How Does Obama Think? The Decision To Launch A Military Strike Against Al-Assad's Regime
06 September 2013
By Hussein Shobokshi
The following lines will not be an attempt for me to
tell somebody's fortune or do the work of a
psychologist. Yet, it is an attempt to rate US
President Barack Obama's character and the way he
makes political decisions in general, including the
decision to launch a military strike against the
Syrian President Bashar Al-Assad's regime, following
the horrible massacre he committed against his own
people in which nearly 2,000 people were killed or
injured, the majority being children, as everyone
Obama came to power after a president who embroiled
the US in two wars without a clear objective,
exhausting much of America's financial resources. In
fact, these two wars contributed to an unprecedentedly
grave financial crisis that entangled the entire
world, not to mention the human causalities endured by
the US armed forces. Therefore, Obama was always keen
to repeatedly say that he will be the president who
will end America's involvement in Iraq and Afghanistan
and that he will not get the country into any new
Furthermore, there are influential political circles
around President Obama that keep telling him that the
Middle East region is no longer important to the US
and that less than 24 percent of its oil come from
that region—an average they say is likely to decrease
owing to the existence of shale oil and other
alternative resources. The political circles around
Obama argue that the problem must be with China, for
it relies greatly on the Middle East's oil, and so it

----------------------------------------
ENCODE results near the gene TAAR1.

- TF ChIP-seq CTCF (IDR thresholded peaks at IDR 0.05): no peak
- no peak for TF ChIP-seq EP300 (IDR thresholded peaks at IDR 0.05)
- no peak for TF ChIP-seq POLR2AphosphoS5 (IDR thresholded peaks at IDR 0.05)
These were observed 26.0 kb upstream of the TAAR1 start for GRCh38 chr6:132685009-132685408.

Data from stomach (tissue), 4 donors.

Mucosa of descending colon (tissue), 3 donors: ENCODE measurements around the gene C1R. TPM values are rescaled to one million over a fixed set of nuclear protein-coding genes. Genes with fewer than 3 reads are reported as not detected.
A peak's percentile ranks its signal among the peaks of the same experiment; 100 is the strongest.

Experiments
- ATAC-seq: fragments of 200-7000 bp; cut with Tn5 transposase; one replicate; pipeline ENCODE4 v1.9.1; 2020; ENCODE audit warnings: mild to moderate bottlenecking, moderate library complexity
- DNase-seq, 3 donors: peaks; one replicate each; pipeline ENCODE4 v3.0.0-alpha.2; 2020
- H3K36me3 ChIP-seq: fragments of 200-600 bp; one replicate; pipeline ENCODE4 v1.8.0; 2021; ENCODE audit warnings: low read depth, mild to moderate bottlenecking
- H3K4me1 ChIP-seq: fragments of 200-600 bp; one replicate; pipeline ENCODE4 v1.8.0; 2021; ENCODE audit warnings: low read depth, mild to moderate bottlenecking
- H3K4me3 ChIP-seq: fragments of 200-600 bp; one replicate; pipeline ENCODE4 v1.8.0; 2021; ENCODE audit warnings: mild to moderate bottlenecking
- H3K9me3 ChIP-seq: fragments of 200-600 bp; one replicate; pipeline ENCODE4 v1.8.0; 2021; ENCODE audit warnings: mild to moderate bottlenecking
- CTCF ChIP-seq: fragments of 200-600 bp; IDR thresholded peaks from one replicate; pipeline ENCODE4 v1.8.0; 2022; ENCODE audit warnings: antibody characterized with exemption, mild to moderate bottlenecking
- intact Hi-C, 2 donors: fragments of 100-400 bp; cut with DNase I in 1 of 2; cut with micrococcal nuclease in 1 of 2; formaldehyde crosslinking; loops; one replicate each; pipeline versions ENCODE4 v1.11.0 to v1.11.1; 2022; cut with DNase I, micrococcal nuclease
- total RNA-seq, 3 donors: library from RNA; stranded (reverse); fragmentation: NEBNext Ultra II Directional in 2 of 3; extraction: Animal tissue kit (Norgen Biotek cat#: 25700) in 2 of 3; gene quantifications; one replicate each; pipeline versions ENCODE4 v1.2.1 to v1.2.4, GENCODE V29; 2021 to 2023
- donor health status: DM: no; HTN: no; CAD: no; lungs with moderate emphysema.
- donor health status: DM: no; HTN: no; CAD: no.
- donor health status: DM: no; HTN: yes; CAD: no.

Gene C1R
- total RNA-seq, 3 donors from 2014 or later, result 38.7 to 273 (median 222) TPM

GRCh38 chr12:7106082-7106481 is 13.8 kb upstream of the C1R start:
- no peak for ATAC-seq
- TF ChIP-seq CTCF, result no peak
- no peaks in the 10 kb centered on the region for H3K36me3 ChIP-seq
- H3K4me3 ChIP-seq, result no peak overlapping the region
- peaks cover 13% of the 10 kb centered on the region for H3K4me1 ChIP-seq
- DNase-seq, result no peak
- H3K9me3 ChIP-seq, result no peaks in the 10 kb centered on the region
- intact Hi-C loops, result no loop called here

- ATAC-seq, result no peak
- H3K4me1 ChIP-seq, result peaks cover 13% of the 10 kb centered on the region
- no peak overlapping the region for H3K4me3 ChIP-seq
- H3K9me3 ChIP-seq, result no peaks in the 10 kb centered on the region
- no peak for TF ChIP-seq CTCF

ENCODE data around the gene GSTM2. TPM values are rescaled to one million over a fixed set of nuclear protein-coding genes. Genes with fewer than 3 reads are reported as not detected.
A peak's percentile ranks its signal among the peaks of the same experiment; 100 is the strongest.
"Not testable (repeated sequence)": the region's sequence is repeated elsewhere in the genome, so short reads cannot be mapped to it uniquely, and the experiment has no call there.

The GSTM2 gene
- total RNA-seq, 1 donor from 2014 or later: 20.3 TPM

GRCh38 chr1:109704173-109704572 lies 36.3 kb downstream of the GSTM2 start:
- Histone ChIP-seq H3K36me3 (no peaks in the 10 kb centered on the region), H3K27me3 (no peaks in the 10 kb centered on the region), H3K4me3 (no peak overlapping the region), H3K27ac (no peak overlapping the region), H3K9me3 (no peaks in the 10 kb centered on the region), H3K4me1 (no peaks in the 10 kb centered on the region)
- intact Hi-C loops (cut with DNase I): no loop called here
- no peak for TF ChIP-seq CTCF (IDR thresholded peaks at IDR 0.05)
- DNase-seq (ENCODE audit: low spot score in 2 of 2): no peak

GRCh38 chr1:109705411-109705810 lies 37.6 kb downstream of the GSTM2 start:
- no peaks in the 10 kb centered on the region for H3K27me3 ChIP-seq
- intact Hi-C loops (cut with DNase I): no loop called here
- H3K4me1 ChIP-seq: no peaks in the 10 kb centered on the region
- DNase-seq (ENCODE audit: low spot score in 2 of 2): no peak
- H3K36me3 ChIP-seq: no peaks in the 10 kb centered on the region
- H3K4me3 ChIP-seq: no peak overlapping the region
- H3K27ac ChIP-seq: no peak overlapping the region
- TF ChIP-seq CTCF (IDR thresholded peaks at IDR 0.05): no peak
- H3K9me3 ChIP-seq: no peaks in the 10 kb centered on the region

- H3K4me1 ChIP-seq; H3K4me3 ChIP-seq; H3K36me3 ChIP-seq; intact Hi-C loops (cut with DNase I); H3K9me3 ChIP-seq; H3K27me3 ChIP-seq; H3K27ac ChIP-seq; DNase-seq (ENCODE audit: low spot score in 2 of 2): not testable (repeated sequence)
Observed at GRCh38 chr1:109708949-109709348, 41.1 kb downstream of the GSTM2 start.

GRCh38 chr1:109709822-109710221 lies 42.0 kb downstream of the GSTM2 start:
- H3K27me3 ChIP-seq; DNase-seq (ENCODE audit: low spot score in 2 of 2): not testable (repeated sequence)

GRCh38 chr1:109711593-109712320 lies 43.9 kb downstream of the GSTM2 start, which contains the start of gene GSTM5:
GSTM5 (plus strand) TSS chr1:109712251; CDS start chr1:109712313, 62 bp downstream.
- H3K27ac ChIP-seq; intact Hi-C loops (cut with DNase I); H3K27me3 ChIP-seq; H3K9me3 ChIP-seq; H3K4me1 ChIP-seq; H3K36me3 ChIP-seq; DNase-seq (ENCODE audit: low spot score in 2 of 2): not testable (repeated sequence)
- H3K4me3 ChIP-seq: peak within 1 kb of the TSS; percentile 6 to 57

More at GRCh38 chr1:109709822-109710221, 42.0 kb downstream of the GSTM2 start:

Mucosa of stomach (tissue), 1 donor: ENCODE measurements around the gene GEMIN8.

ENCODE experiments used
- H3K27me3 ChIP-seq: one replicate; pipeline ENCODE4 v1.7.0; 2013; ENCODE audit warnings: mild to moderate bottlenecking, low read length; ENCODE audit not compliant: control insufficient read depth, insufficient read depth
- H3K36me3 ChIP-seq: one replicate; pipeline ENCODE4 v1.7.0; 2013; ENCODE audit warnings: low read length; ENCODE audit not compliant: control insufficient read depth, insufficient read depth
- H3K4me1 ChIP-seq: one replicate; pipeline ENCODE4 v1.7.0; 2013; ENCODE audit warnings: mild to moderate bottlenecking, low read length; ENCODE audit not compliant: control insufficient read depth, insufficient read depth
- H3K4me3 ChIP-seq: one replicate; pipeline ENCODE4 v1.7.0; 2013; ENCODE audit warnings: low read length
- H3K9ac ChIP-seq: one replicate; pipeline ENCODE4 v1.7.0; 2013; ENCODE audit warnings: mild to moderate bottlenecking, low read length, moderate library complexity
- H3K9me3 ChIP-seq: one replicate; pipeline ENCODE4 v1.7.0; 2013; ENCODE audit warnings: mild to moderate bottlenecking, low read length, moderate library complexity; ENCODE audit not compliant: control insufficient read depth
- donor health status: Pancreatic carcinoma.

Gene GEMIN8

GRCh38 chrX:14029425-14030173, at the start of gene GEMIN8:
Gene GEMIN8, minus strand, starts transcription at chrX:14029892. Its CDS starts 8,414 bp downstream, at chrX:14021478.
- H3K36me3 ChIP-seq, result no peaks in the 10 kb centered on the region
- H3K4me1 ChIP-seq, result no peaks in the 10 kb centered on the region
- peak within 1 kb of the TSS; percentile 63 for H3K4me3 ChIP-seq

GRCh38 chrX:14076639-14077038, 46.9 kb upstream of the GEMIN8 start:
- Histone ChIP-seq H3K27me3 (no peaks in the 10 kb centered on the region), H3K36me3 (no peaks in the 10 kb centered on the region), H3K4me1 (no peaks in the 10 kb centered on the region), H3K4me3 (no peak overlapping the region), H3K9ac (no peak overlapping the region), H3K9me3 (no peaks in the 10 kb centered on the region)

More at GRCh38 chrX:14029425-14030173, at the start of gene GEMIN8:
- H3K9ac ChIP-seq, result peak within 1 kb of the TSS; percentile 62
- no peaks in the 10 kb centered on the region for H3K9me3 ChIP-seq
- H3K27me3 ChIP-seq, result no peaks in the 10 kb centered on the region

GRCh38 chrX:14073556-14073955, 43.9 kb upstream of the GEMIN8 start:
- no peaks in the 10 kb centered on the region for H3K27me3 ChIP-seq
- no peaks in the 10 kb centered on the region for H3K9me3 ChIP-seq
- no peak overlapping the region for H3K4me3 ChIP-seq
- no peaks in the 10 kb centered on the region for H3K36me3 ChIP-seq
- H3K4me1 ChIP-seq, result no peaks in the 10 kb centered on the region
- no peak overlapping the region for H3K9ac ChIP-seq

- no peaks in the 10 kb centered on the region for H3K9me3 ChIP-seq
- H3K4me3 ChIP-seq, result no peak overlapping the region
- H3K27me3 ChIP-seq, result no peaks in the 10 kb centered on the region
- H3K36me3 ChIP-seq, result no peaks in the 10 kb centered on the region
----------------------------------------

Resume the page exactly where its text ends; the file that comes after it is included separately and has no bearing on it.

must have clear and important interests there.
Therefore, for those circles, now Obama must not
handle or view the issue as critically important.
However, President Obama had made a big political
promise that using chemical weapons is a "red line"
and he will not allow anyone to cross it. So, the case
now is the stature and credibility of America's
leadership of the world. This is because should Obama
not react forcefully, it would be a highly significant
message to rogue states across the world that they
were free to cross red lines without retribution, or
the deterrence would be limited and bearable.
The hesitation of the decision-makers in the US seems
clear, as such hesitation occurred when handling an
oppressive, blood-thirsty and a tyrannical regime that
is theoretically backed by America's rivals. It is not
really difficult to convince others of the case,
especially in view of the evidence, proofs and
eyewitnesses that all testify to the al-Assad regime's
use of chemical weapons to kill its own people, and
not for the first time.
The world is anticipating America's decision and
reaction to Assad crossing the red line it had drawn
for him and to exhibiting indifference to its threat.
Now, America's stature is placed on that red line, and
so any tremor in America's world stature could impact
on its huge interests there. This also means that the
US does not think about the victims of the Assad
regime or of the Syrian revolution and its course in
this particular moment, but only of how the Assad
regime dared to challenge the US and to cross the
redline it had drawn for it.
Barack Obama is a cautious and hesitant academic who
always wishes to gain the satisfaction of everyone, a
mission that seems almost impossible to achieve.
However, an American politician concerned with
national security is concerned about the delay in
producing a "decisive" reaction against a regime that
insulted his country's leadership by scorning a clear
red line it had drawn for it. As I said, this is an
attempt to know how Obama thinks, and days will show
us practically how the man will react.